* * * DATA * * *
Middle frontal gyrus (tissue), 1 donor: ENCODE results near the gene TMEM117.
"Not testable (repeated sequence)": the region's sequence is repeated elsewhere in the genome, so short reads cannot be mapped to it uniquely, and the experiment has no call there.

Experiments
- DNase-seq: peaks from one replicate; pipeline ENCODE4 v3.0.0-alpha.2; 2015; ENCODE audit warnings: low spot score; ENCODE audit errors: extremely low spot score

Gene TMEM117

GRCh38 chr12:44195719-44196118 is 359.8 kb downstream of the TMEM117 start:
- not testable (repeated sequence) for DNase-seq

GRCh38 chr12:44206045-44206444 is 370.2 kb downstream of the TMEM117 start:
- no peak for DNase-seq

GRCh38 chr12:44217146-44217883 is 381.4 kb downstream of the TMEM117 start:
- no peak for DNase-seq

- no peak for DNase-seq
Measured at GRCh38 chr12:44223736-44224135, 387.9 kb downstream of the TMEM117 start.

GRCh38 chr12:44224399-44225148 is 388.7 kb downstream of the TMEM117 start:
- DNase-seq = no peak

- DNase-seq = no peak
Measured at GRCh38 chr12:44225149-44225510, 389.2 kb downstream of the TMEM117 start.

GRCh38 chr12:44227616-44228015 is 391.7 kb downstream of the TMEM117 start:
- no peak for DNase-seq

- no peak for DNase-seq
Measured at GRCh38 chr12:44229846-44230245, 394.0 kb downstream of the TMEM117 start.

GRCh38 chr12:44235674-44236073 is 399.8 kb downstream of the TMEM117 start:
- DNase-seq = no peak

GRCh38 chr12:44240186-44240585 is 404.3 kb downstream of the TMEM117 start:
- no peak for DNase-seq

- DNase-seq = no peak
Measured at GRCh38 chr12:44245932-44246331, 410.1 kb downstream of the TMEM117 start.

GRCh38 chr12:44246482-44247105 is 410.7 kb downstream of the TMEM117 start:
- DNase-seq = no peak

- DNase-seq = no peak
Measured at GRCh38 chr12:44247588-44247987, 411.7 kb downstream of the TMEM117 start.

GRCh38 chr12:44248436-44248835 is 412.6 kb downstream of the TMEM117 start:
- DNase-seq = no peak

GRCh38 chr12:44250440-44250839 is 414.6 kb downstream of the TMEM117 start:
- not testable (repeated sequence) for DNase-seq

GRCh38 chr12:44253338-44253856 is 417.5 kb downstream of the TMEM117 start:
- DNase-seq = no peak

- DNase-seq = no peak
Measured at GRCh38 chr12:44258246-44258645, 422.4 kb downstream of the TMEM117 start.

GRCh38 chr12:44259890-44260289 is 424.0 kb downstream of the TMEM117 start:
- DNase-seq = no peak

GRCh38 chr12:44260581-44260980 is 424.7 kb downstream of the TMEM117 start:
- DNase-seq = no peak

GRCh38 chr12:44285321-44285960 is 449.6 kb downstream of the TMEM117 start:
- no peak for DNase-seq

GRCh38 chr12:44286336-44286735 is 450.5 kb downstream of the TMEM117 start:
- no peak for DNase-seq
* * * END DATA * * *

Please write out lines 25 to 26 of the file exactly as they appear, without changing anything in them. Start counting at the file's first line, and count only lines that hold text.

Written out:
- no peak for DNase-seq

- DNase-seq = no peak